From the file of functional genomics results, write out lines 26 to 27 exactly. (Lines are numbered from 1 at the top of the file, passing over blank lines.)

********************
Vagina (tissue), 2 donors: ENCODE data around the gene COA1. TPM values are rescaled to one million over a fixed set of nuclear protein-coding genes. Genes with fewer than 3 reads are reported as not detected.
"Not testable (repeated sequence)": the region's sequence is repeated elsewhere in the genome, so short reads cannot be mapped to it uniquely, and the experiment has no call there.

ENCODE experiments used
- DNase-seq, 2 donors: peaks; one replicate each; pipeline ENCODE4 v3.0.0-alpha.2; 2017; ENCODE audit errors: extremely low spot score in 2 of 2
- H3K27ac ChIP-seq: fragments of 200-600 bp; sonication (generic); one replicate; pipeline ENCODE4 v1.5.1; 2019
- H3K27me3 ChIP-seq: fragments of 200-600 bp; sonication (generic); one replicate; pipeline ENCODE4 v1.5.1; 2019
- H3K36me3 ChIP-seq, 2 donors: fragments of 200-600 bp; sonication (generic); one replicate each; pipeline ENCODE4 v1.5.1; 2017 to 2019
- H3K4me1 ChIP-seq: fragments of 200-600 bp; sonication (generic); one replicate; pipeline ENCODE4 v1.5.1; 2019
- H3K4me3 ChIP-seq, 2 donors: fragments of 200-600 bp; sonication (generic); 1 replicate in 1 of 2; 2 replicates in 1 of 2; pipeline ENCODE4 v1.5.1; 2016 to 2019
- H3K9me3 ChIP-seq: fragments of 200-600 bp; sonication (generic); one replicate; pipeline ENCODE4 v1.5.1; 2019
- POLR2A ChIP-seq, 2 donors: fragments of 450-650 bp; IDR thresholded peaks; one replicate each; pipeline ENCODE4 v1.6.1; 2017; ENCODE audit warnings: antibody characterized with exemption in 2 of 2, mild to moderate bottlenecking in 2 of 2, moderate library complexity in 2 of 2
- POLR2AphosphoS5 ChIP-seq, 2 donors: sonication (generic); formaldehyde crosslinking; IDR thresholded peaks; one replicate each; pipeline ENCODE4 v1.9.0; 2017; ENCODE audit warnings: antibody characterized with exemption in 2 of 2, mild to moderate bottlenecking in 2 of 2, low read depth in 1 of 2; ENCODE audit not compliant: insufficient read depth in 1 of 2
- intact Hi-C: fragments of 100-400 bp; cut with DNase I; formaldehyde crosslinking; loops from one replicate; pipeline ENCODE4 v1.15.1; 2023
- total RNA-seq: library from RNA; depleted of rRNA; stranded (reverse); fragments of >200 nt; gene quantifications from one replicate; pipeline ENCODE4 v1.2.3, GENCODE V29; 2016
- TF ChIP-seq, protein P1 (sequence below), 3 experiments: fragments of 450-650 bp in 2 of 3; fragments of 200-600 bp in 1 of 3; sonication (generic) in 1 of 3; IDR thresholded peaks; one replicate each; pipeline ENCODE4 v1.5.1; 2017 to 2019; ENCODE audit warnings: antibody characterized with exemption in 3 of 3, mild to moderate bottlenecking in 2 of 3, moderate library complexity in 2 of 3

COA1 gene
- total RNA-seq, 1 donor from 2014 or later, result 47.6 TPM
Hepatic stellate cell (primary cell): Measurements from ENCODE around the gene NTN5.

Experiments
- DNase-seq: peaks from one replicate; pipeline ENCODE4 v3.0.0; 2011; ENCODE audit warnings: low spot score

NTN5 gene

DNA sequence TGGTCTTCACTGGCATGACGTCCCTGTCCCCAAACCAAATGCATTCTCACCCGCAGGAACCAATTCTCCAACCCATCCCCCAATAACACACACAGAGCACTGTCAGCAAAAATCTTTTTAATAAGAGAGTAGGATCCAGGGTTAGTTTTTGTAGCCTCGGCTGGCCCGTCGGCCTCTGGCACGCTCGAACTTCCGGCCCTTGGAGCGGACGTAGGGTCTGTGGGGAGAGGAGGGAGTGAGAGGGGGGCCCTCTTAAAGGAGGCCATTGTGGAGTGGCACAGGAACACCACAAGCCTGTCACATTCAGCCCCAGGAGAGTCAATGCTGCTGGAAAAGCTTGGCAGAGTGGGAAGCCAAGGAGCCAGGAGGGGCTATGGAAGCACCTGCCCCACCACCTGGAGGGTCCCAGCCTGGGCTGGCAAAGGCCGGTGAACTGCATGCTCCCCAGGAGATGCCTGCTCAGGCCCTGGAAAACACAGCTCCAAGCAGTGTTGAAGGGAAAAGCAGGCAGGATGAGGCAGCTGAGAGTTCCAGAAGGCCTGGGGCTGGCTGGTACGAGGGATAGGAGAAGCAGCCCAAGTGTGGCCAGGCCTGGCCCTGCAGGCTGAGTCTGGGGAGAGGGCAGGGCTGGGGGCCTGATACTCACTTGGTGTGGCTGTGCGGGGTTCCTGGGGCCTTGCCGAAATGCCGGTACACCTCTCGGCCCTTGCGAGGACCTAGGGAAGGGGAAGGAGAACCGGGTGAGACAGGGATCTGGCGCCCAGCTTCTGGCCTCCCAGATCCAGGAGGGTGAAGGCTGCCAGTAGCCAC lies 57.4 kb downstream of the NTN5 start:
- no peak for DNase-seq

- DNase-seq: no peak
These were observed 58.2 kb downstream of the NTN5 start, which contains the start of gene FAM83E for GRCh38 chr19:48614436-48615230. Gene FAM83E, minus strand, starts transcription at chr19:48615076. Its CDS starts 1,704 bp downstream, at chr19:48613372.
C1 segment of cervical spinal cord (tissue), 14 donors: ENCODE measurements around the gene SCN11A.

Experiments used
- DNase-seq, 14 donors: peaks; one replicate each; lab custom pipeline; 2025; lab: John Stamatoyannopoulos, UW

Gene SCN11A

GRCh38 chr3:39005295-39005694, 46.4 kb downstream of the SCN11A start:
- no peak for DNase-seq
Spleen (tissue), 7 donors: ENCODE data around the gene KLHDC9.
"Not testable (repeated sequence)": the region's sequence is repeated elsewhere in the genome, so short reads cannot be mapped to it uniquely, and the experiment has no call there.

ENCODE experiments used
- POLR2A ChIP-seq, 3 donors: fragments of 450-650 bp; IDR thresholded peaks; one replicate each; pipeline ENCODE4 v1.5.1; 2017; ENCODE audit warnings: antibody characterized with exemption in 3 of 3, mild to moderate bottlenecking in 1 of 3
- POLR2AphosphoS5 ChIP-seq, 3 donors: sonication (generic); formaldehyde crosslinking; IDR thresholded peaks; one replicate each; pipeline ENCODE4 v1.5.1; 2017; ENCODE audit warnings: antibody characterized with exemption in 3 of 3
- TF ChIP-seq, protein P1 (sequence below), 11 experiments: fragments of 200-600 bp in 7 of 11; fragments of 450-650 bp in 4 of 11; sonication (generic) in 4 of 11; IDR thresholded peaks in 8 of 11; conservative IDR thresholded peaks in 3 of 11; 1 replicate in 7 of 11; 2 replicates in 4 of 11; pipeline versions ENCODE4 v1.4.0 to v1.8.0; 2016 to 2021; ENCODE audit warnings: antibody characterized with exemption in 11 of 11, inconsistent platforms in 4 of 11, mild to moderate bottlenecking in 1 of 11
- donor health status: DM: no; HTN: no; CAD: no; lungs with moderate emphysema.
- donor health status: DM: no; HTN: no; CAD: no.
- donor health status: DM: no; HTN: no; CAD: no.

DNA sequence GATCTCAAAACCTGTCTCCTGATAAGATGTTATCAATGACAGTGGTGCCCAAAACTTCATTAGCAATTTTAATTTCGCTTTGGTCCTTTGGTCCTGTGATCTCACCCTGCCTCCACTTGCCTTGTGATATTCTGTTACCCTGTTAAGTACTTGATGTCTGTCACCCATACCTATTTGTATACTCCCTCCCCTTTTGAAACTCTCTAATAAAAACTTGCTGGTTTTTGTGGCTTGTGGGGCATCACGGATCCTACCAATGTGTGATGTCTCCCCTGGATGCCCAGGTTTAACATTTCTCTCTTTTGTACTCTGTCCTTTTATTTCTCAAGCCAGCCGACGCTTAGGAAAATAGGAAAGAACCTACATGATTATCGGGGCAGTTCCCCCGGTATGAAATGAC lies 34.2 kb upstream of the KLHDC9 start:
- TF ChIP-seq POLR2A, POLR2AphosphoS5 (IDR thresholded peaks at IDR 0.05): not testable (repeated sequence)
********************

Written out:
C1 segment of cervical spinal cord (tissue), 14 donors: ENCODE measurements around the gene SCN11A.

Experiments used